One of the ways you can tell a show is great, not just good, is if it’s engrossing even when there’s nothing particularly exciting or noteworthy happening. It’s easy to be compelled by Better Call Saul when it’s featuring McGill-on-McGill courtroom combat, or deep into a bit of Mike’s trap-setting, or when another little Breaking Bad easter egg pops up. But the mark of a great show is the ability to be just as transfixing, just as mesmerizing, with something as plain as a man having dinner with his ex-wife, each moment laden with hopes and expectations, with little happening beyond a conversation between old friends.
That flashback to a time when Jimmy and Chuck were working in concert and not against one another isn’t simply a flight of fancy to contrast their antagonism later in the episode, or a mere pleasing vignette from the early onset of Chuck’s condition. It’s a character study, a set of scenes that never say anything explicitly about Chuck McGill, but which tell the audience so much about who he is, how he reacts to obstacles and difficulties, and quietly set up the bigger fireworks at the end of the episode.
This glimpse of the past shows that Chuck is a prideful man. That’s not much of a revelation, but what’s striking about the cold open is the lengths that Chuck goes to hide his condition from his ex-wife, Rebecca. He concocts a story about a mix-up with the electric company (poetically enough, involving transposed letters of an address) and tries to keep his illness under wraps. And yet when Rebecca uses a cell phone that causes his “acute allergy to electromagnetism” to flare up (a sequence featuring superb camera work and sound design to convey his perception of it), he cannot help but throw it out of her hands.
When called to account for his behavior, he doesn’t come clean about why. Tellingly, he not only comes up with an excuse, he not only turns the blame onto Rebecca herself, but he frames it in terms of propriety, in terms of what’s “right,” in terms of a decorum that he views himself as adhering to and chastises others for not meeting. That superciliousness is a defense mechanism, a defaulting to type, a self-preservation method, that causes him to mask his frustrations in grandiose notions of propriety and principles instead of facing his own failings and prejudices.
But most importantly, even when Rebecca is effectively storming out, an act that would make the elaborate lengths Chuck went to for the clear purpose of winning her back all for naught, he nevertheless keeps Jimmy from telling her the truth about him. Even though Chuck seemed on the cusp of making a breakthrough with a woman he clearly still had feelings for, he could not bear to be thought of as sick; he could not bear to be thought of as lesser; he could not bear to be thought of as crazy. Jimmy knows that, and though he clearly takes no pleasure in it, he also knows it’s how to take his brother down.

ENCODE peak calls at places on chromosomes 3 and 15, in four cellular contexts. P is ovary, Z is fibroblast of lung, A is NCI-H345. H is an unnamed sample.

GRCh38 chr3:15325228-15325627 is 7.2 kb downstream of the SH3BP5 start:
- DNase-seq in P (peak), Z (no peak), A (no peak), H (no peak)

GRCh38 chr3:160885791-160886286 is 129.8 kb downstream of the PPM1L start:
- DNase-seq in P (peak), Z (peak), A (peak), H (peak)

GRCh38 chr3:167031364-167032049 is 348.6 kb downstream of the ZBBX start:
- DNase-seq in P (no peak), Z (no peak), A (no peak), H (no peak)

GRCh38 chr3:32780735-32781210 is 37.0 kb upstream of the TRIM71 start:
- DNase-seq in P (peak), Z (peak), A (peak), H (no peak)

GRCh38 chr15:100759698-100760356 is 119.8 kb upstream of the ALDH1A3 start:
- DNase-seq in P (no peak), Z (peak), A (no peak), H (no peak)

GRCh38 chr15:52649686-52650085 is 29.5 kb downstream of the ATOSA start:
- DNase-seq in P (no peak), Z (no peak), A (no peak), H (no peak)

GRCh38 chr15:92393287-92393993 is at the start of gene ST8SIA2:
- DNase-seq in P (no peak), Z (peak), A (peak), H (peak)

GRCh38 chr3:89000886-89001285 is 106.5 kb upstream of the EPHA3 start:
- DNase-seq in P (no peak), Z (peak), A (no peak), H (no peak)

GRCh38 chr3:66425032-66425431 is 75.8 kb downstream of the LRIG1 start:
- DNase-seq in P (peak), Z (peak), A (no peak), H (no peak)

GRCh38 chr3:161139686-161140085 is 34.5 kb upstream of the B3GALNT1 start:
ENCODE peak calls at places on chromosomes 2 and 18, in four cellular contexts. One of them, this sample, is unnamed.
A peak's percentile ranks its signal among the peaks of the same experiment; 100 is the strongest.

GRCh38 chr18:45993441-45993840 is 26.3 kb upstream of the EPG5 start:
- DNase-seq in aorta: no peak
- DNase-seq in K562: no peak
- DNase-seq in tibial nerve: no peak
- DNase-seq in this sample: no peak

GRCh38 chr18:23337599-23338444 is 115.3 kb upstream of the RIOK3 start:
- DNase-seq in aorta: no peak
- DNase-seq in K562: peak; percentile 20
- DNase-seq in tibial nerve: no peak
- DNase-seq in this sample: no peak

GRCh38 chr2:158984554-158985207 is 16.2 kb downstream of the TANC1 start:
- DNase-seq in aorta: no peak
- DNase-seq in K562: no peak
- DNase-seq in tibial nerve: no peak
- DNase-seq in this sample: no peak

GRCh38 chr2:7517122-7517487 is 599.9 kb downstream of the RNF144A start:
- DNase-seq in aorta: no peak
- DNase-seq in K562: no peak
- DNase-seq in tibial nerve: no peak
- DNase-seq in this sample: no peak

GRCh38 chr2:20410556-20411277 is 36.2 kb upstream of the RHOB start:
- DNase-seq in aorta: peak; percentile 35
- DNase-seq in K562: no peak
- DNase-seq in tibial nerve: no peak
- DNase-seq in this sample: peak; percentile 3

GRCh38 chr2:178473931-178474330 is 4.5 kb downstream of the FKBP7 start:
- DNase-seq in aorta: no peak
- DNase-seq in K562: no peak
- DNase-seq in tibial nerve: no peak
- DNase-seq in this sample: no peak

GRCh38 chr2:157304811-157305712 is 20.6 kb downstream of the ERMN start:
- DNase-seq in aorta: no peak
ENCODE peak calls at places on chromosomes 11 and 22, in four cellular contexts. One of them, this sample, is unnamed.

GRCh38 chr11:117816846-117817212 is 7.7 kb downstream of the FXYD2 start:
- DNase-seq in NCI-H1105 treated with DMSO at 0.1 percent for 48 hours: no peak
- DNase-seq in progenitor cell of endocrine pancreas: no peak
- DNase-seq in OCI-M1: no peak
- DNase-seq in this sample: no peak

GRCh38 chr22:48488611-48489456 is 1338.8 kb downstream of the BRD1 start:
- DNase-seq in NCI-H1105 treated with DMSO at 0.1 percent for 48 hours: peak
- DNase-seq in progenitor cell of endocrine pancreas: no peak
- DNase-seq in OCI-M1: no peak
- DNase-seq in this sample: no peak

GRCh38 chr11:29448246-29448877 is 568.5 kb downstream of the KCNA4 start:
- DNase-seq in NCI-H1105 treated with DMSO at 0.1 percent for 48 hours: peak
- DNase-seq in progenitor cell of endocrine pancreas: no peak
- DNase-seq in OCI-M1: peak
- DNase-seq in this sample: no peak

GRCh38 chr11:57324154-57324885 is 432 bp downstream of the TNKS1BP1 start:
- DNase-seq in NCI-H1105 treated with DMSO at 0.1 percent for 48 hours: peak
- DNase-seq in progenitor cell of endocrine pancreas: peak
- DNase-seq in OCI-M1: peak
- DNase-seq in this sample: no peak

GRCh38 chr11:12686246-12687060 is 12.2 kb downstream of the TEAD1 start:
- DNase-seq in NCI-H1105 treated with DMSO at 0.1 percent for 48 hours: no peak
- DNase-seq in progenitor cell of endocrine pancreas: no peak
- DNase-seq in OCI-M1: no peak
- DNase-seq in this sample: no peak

In just five minutes, Better Call Saul gives its audience a snootful of character details and foreshadowing that establishes every hint and bit of shading necessary to make the series’ peak drama at the end of the episode that much more comprehensible and meaningful. It’s a sign of this show’s virtuosity and the way it understands tension, character, and storytelling like no other series on television.
And that’s just the first five minutes! “Chicanery” goes full courtroom drama in a way that BCS hasn’t really done before. The show sets it up nigh-perfectly, laying out witness testimony, objections, and grants of “leeway” that make sense in context while also providing enough wiggle room for the major characters to be a little more theatrical than would be typical in a real courtroom setting.
It also provides for nice moments for the show’s supporting characters. Kim Wexler, who is Better Call Saul’s secret weapon, is not only sharp and decisive in the courtroom, but amid all the intra-McGill squabbling, she gets a big win. Rather than relishing in her success with Mesa Verde, Kim distinguishes herself from both McGill brothers by coming clean to the bank’s representatives about all this ugliness. She’s clearly anxious but determined about it, only to have the head of the bank brush it off and call her the best outside counsel he’s ever had. It’s a subtle but important way that Kim and Jimmy win completely here, and that the blowback from Chuck’s machinations do not sink the bigger project Kim has put so much effort into.
That extends to Howard, who, while frequently a cipher on this show, continues to offer one of the most pragmatic and complex approaches to this situation of anyone. He is clearly on Chuck’s side and clearly interested in preserving the good name of his firm. But he is also honest on the stand, complimentary about Jimmy when he doesn’t have to be, frank about his rise and fall within HHM, and cognizant of Chuck’s limitations and liabilities in a way that Chuck himself simply isn’t.
What ensues when the McGill brothers come to the fore is an incredible chess match, a battle of wits and wills, between Jimmy and Chuck. Chuck carefully rehearses his testimony, again careful to couch his attack on his brother as not coming from a place of affront or weakness in himself, but from fealty to an abstract, platonic ideal — the law. Chuck is out to show that he does not hate his brother — he loves him and wants what’s best for him — but he also wants what’s best for the legal professional he claims to hold so dear.
“Chicanery” subtly undercuts the sincerity of Chuck’s words not just by their rehearsed nature, but in the selection of detail that precedes them. He professes to love the law because it guarantees equal treatment to everyone under the same rules and regulations, and yet he is constantly receiving special treatment. He’s driven to these proceedings in a jaguar, pulls up to the courthouse in the presence of reserved parking cones, and saunters in as the concerned god on high, blameless for his own misfortunes and ready to direct judgment at those he sees as at fault.